Let’s assume that the DoJ does convince the judge that Google is, in fact, a monopoly. This is only the first hurdle, since being a monopoly is not by itself illegal. If a company is big simply because it is better than other companies, that is fine with regulators. What they now have to do is to argue that Google used its monopoly power to squash competition.

The lawsuit claims that “the Google of today is a monopoly gatekeeper for the internet” because of its exclusionary deals with other companies. Basically, the government is arguing, Google makes huge profits because it has monopoly in selling online advertisements; it then takes part of those profits to pay other companies to be the default search engine on their devices. For example, they pay Apple the exorbitant sum of $12 billion a year to be the default search engine on their devices, such as the iPhone.

In their public response to the lawsuit, Google has focused on the simplicity of changing one’s default settings, even accusing regulators of thinking that “Americans aren’t sophisticated enough to do this.” The government, in turn, argues that no one actually changes their default settings, and that it is clearly important for Google to maintain these exclusionary deals if they’re paying so much money for them.

Exclusionary deals of this sort are not uncommon. Paying to be the default search engine is, as Google’s public response claims, “just like a cereal brand might pay a supermarket to stock its products at the end of a row or on a shelf at eye level.” And regulators are okay with that practice. Also, Google is not alone in making these deals — Yahoo and Bing do as well.

But the government’s response is that this analogy does not hold: if an ice-cream brand pays a grocery store for the best shelf space, this does not make the ice-cream taste any better. The ice-cream isn’t better by virtue of more people eating it. However, having more users (and therefore more data) actually makes the search engine better, making it harder for other competitors to enter the market.

Even if the court agrees so far with the complaint that Google is a monopoly and that it uses it to box out competitors, the DoJ still needs to argue that this is bad for consumers. This is because the aim of antitrust law is to promote consumer welfare, not competition for its own sake.

This is where Google’s defense will most likely focus on, since they claim that, if successful, the lawsuit “would artificially prop up lower-quality search alternatives, raise phone prices, and make it harder for people to get the search services they want to use.” In other words, if the court were to rule against Google, consumers will be harmed. It will be the DoJ’s burden to show otherwise.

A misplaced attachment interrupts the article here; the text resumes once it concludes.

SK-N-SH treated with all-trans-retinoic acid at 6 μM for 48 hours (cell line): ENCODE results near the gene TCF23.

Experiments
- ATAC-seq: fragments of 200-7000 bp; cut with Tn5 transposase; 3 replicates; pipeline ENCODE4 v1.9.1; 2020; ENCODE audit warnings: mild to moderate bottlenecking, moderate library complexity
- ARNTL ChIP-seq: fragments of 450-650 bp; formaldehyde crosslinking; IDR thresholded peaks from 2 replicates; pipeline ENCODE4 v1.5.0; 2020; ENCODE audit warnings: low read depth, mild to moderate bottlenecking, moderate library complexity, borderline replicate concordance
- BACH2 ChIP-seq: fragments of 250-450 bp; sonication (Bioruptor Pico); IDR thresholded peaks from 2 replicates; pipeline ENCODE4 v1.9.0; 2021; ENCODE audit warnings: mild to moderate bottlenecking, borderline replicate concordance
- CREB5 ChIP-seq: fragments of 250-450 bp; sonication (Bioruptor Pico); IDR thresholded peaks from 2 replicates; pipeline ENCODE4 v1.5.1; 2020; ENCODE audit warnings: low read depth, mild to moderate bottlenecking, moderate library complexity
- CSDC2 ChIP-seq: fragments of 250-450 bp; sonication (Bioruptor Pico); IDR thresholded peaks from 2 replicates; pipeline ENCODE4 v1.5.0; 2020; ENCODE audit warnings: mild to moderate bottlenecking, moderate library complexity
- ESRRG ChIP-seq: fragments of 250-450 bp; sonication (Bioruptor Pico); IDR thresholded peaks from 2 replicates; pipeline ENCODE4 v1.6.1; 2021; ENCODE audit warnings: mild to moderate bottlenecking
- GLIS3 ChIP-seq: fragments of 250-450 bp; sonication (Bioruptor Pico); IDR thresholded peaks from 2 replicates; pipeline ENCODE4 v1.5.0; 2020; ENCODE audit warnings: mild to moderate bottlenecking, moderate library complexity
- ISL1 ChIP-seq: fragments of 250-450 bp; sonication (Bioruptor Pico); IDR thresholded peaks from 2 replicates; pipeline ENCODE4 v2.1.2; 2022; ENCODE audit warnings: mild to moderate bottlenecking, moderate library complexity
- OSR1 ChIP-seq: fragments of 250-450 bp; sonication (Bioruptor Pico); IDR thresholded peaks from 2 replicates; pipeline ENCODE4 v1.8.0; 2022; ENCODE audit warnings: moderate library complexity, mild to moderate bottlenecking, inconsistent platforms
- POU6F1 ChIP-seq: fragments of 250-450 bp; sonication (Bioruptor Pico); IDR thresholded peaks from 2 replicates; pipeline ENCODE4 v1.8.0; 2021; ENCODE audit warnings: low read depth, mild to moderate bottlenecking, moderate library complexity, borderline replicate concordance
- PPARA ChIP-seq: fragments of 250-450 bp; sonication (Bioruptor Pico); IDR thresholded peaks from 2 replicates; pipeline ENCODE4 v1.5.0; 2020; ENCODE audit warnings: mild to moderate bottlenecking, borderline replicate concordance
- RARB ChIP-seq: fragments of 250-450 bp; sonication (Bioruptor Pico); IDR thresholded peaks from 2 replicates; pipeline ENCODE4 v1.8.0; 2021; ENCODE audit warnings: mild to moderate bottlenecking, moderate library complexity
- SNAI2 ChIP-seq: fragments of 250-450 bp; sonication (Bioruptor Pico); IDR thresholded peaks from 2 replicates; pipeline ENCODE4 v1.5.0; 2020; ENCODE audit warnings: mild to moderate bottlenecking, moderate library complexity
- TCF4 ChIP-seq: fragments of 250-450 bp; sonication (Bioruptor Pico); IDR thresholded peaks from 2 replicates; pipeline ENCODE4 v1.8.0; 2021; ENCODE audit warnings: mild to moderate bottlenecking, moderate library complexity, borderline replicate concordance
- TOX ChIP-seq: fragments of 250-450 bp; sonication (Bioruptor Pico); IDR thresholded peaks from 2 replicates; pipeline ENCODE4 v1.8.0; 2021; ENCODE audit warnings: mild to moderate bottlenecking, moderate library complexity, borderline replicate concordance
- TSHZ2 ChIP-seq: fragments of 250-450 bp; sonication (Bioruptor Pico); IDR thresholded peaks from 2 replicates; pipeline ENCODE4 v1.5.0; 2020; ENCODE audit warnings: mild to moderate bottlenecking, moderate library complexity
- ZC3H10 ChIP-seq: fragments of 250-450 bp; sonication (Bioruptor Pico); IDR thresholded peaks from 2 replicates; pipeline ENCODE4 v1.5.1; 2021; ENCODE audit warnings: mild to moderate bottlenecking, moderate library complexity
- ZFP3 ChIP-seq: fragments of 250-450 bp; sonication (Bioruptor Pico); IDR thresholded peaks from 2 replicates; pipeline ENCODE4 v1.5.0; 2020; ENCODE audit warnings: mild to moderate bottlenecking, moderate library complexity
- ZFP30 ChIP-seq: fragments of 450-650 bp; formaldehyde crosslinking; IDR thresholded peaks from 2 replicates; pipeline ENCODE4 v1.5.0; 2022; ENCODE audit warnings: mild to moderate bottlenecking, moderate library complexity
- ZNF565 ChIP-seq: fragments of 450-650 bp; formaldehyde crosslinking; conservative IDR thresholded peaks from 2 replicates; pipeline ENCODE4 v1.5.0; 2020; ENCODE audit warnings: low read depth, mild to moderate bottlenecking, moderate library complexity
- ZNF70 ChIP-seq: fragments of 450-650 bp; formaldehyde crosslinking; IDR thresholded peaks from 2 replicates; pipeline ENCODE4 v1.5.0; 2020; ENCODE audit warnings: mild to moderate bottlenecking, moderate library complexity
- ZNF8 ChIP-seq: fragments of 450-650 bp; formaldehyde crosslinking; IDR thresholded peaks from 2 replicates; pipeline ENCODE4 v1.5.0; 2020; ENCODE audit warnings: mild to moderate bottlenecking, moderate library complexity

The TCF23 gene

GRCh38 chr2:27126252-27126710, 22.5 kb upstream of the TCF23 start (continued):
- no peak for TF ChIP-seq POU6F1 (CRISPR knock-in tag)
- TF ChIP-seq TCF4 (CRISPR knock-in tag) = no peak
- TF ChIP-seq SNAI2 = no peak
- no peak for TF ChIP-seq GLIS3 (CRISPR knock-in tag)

What would happen if the DoJ wins?

As we have seen, the case is rather narrowly focused on the exclusionary deals Google makes with other companies. If the government’s lawsuit succeeds, the concrete change that American consumers will most likely see is a minor one: when you buy a new phone, there might be a pop-up in which you will have a choice of which search engine you can use (in the same way that we actively choose the language when starting a phone). The dominance of Google is not likely to change with this tweak, but it may promote competition, even if only slightly.

A natural reaction, I think, is that people would choose Google anyways if given the choice. Google’s competitors disagree. But even if it is the case, the point that the regulators want to make is that it does not necessarily have to be like this, and that inhibiting competition here is bad for the consumer.

There is, however, the possibility for this lawsuit to be amended and include other provisions, such as breaking up Chrome from the rest of Google, and look into their purchases of small start ups.

Another lawsuit to keep an eye on is the one against Facebook, which in many ways is more ambitious: if it succeeds, then we could see it split up from Whatsapp, a platform that Facebook acquired under the Federal Trade Commission’s watch.

These lawsuits really focus on the economic power of these technology companies. Their political ramifications is another dimension to be—perhaps even more—concerned about, as recently highlighted by Netflix’s documentary The Social Dilemma and James William’s Stand Out of Our Light. What devices do to our attention and the psychological tricks used to keep us hooked on them is concerning, and certainly worth thinking about harder.